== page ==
I went paperless 2/3 years ago and have a room full of files etc going back 10 years. I'm trying to decide how much I can send for destruction.
I'm torn between the requirements of the Data Protection Act to destroy as soon as there is no longer a reasonable need to keep, as opposed to the Limitation Statute which suggests I keep stuff for 6 years to defend myself against negligence claims, and as opposed to HMRC record keeping requirements which basically mean 6 years.
So far, I've concluded that for clients for whom I've done no work for the past six years (i.e. 2003/4 year ends), it's safe to destroy because the HMRC period has elapsed as has the limitation statute, and I therefore don't reasonable have a reason to keep under the DPA. That's fair enough (I Think??).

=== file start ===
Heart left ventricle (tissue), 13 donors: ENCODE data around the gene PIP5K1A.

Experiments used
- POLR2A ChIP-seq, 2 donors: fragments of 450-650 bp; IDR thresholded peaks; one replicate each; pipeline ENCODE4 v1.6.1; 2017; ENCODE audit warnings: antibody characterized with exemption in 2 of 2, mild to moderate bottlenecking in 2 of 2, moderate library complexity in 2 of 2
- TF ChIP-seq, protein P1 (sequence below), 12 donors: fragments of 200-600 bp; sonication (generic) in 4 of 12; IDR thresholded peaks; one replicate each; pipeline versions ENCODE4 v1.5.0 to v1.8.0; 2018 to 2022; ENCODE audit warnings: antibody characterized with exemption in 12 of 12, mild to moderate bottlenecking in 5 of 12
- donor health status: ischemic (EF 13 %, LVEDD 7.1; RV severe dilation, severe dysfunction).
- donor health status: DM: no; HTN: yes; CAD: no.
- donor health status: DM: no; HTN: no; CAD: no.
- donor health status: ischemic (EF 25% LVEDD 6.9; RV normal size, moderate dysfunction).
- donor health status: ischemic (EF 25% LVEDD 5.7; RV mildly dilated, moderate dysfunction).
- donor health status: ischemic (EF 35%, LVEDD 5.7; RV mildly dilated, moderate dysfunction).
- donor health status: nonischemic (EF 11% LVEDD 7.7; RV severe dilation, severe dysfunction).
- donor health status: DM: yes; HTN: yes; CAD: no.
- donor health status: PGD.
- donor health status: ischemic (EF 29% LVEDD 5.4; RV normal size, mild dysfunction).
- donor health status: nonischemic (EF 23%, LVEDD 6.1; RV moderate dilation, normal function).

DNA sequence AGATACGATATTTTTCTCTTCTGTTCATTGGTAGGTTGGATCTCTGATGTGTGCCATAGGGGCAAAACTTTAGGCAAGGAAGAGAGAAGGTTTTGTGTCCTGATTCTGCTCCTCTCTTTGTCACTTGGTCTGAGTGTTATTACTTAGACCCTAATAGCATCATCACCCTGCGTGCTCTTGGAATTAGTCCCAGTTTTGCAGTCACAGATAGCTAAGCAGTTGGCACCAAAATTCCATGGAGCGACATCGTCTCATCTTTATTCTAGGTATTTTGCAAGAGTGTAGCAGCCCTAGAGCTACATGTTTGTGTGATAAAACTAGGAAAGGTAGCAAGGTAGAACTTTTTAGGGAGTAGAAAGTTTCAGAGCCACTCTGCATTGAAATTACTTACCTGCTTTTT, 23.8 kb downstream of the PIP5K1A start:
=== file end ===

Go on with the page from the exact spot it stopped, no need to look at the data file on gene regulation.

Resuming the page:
What about ongoing clients? Should I be destroying their files for 2003/4 and earlier years as well? My plan would be a quick review of each file to pick out anything of ongoing significance, i.e. permanent file items but shred the main working papers etc. Is this sensible, or would I be best to keep it all until the client leaves? I must admit I'm a little apprehensive about destroying older files for current clients but do I have a reasonable need to keep everything under the DPA?
Finally, what about limited companies that have been struck off - do I still have to keep? Presumably if the co is struck off, it can't sue me for negligence and HMRC are unlikely to re-open especially if they've given clearance under ESCC16. Is there a case for earlier destruction for ltd co clients rather than keeping for the 6 years?
I'd be interested to hear of anyone else's destruction policy. I've contacted my professional body (ACCA) but they wouldn't give any real information - just parrotted off the limitation statute, DPA requirements and HMRC record keeping time periods (which I already knew) but refused to give me a clue as to how it works in practice and how the opposing forces can be reconciled.